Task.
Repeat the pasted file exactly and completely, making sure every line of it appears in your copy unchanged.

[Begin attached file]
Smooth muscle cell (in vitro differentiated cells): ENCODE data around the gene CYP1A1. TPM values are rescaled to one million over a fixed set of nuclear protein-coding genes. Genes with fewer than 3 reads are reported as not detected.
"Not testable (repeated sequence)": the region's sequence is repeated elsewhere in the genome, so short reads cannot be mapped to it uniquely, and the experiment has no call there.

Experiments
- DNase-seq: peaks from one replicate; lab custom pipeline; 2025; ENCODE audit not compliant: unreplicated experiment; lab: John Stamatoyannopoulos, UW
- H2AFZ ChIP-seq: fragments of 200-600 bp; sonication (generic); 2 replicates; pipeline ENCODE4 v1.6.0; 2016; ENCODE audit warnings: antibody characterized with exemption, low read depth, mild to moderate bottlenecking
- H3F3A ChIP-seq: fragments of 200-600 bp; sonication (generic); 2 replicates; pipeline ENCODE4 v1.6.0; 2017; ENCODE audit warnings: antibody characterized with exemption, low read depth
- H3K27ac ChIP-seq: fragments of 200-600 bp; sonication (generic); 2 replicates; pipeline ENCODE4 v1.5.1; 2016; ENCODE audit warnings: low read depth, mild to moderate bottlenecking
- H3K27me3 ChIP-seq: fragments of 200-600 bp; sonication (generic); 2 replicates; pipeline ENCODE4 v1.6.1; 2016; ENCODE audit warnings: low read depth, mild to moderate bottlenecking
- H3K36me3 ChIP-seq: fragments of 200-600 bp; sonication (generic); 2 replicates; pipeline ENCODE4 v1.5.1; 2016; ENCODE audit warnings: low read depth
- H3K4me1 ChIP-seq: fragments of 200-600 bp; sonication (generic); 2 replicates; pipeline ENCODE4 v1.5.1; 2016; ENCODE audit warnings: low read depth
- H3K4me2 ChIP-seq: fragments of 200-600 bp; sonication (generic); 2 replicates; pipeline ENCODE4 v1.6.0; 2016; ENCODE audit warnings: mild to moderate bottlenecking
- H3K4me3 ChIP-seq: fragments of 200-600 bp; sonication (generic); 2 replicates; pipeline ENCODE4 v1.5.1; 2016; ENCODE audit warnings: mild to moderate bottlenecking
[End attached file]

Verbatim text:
Smooth muscle cell (in vitro differentiated cells): ENCODE data around the gene CYP1A1. TPM values are rescaled to one million over a fixed set of nuclear protein-coding genes. Genes with fewer than 3 reads are reported as not detected.
"Not testable (repeated sequence)": the region's sequence is repeated elsewhere in the genome, so short reads cannot be mapped to it uniquely, and the experiment has no call there.

Experiments
- DNase-seq: peaks from one replicate; lab custom pipeline; 2025; ENCODE audit not compliant: unreplicated experiment; lab: John Stamatoyannopoulos, UW
- H2AFZ ChIP-seq: fragments of 200-600 bp; sonication (generic); 2 replicates; pipeline ENCODE4 v1.6.0; 2016; ENCODE audit warnings: antibody characterized with exemption, low read depth, mild to moderate bottlenecking
- H3F3A ChIP-seq: fragments of 200-600 bp; sonication (generic); 2 replicates; pipeline ENCODE4 v1.6.0; 2017; ENCODE audit warnings: antibody characterized with exemption, low read depth
- H3K27ac ChIP-seq: fragments of 200-600 bp; sonication (generic); 2 replicates; pipeline ENCODE4 v1.5.1; 2016; ENCODE audit warnings: low read depth, mild to moderate bottlenecking
- H3K27me3 ChIP-seq: fragments of 200-600 bp; sonication (generic); 2 replicates; pipeline ENCODE4 v1.6.1; 2016; ENCODE audit warnings: low read depth, mild to moderate bottlenecking
- H3K36me3 ChIP-seq: fragments of 200-600 bp; sonication (generic); 2 replicates; pipeline ENCODE4 v1.5.1; 2016; ENCODE audit warnings: low read depth
- H3K4me1 ChIP-seq: fragments of 200-600 bp; sonication (generic); 2 replicates; pipeline ENCODE4 v1.5.1; 2016; ENCODE audit warnings: low read depth
- H3K4me2 ChIP-seq: fragments of 200-600 bp; sonication (generic); 2 replicates; pipeline ENCODE4 v1.6.0; 2016; ENCODE audit warnings: mild to moderate bottlenecking
- H3K4me3 ChIP-seq: fragments of 200-600 bp; sonication (generic); 2 replicates; pipeline ENCODE4 v1.5.1; 2016; ENCODE audit warnings: mild to moderate bottlenecking